Babylon at the Movies: The Passion of the Christ by Renegade Cut

Artist’s Statement

An analysis of antisemitism and the Gospels in The Passion of the Christ. Support Renegade Cut Media through Patreon:

AS here: It is interesting for a Left-leaning film critic to revisit Mel Gibson’s Passion, especially since it was essentially brushed aside by radicals upon original release. This was mostly because, in 2004, the loudest critics were adamant liberal Israeli apologists who used the release and ensuing complaints about antisemitism as a defense of Ariel Sharon’s abominable Israeli government. Consider the comments of Norman Finkelstein, whose The Holocaust Industry evaluated the cynical invocation of antisemitism and the Nazi holocaust by Zionist political forces.

This was recorded just several months after Hitchens shamelessly smeared Edward Said in September 2003, who was then on his death bed after over a decade-long battle with leukemia.

Indeed, Christopher Hitchens made himself the loudest raving neocon at the time of the picture’s release, almost certainly as part of a trial-run for his extended world tour as a re-branded evangelizing atheist. (The fact his allegiance to the Dubya administration made him bedfellows with some of the most unrepentant antisemites in America, the Evangelical Christian base of the GOP, is another discussion entirely…)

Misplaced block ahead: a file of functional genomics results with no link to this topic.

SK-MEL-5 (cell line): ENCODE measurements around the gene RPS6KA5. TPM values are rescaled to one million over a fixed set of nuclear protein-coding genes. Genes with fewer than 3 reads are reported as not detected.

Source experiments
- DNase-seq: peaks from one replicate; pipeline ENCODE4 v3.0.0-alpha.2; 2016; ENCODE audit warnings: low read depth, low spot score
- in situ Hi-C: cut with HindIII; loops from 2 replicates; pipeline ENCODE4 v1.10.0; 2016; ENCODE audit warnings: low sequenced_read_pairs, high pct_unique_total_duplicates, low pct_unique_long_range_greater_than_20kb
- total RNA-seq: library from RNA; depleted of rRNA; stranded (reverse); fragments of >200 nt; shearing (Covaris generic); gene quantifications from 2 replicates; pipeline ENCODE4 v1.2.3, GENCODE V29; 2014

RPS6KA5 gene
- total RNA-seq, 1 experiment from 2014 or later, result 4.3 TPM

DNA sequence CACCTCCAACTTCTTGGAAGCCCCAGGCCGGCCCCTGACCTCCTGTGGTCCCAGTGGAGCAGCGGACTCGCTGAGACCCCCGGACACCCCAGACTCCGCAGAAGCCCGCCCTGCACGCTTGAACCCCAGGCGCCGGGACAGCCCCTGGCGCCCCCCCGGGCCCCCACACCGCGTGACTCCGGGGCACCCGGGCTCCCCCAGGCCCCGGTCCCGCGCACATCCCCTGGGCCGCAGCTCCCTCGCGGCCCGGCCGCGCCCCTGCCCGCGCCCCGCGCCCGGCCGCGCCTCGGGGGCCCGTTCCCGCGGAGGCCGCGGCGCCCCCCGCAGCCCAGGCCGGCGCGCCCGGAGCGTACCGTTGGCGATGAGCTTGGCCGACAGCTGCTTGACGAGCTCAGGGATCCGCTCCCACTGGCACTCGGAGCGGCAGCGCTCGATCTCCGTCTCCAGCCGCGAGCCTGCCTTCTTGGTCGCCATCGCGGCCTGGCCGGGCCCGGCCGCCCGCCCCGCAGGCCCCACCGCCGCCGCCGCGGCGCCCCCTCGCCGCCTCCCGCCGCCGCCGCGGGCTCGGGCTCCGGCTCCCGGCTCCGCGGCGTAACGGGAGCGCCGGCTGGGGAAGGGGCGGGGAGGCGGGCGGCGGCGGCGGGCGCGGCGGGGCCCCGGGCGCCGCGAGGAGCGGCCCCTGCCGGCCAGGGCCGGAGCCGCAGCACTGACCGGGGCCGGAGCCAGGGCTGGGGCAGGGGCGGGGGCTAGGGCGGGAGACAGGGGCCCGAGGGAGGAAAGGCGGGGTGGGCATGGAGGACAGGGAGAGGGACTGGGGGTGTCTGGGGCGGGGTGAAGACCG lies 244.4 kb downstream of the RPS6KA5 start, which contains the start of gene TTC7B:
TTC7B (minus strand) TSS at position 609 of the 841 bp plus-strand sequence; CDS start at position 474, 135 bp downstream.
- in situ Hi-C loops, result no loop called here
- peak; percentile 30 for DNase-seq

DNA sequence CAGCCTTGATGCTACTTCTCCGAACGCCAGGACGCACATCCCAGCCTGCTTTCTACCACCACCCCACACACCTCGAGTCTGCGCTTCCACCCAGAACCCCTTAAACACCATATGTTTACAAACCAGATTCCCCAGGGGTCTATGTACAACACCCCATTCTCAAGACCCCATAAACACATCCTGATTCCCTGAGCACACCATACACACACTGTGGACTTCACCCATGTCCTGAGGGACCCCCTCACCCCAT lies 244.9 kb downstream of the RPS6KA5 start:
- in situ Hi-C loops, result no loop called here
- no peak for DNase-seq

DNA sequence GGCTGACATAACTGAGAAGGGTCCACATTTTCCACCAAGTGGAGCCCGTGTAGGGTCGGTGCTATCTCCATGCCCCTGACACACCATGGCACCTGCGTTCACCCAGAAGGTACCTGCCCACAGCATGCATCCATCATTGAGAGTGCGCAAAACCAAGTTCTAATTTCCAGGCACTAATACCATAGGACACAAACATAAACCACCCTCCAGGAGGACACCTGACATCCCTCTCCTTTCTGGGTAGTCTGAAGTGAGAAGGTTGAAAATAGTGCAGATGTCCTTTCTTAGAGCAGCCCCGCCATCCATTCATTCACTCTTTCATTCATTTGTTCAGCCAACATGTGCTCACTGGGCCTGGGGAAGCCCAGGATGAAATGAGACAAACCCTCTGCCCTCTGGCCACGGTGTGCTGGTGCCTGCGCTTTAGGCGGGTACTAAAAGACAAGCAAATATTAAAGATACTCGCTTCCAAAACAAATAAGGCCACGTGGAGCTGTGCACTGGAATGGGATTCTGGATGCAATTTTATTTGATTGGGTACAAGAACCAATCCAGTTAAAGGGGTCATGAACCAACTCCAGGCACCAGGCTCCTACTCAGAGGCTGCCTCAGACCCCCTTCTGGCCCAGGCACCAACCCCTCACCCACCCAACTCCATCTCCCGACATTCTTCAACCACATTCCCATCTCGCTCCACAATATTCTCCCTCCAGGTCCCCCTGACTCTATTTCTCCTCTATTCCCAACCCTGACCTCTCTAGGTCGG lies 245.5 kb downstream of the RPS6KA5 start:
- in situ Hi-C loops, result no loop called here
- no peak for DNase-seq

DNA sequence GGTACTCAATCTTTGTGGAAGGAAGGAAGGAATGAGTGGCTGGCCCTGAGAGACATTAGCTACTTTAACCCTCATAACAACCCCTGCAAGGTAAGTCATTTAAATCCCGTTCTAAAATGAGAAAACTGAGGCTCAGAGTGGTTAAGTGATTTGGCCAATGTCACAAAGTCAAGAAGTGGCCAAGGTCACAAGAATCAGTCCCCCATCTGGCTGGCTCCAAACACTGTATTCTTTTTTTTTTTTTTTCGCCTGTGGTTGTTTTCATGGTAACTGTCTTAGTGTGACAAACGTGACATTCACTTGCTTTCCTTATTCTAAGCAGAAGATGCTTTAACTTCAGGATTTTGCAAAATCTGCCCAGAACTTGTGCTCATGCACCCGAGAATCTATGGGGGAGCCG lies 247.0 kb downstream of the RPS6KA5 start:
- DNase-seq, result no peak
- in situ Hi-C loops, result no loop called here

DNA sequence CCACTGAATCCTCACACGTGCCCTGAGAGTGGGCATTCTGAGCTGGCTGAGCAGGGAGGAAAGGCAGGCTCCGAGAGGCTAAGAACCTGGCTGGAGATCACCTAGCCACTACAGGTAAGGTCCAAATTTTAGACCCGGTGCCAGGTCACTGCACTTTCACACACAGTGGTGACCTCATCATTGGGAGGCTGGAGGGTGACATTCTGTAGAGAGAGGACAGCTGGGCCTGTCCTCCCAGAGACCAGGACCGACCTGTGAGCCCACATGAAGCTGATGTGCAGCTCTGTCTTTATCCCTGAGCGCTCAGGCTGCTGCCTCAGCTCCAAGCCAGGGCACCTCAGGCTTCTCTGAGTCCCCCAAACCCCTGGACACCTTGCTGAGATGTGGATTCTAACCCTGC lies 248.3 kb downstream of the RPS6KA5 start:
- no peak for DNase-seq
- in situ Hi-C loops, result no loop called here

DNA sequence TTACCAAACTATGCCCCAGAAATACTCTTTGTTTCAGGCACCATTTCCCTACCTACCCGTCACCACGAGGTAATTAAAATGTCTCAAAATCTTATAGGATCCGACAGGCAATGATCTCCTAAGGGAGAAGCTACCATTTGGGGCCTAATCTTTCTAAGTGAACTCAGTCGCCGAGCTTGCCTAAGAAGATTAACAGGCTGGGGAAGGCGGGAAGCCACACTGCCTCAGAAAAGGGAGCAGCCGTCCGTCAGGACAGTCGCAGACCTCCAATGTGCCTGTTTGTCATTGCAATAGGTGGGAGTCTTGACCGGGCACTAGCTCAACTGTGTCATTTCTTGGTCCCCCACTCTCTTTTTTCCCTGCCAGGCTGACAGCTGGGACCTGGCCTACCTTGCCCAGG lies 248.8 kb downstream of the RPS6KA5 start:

Does Passion have much more of a political meaning than it did in 2004, when Gibson was skewered on South Park as screaming shit-flinging loon, Kyle tried to persuade his synagogue congregation into making an apology for the crucifixion, and Cartman tried to start a friendly neighborhood march calling for the extermination of the Jews?

There’s no denying Evangelicals have gotten even more frightening in the past decade, shameless in their subscription to militant white nationalism, and that Gibson’s film is certainly part of their ideological arsenal.

But it might just be that South Park (as perpetually f%&ked as it is) understood very well how to defeat this. Even though the show’s creators are prone to their own obnoxious middle class white boy racism, they took a cue here from Charlie Chaplin and the Three Stooges, who understood defeating fascism was all about skewering the opposition ruthlessly with a whoopee cushion.

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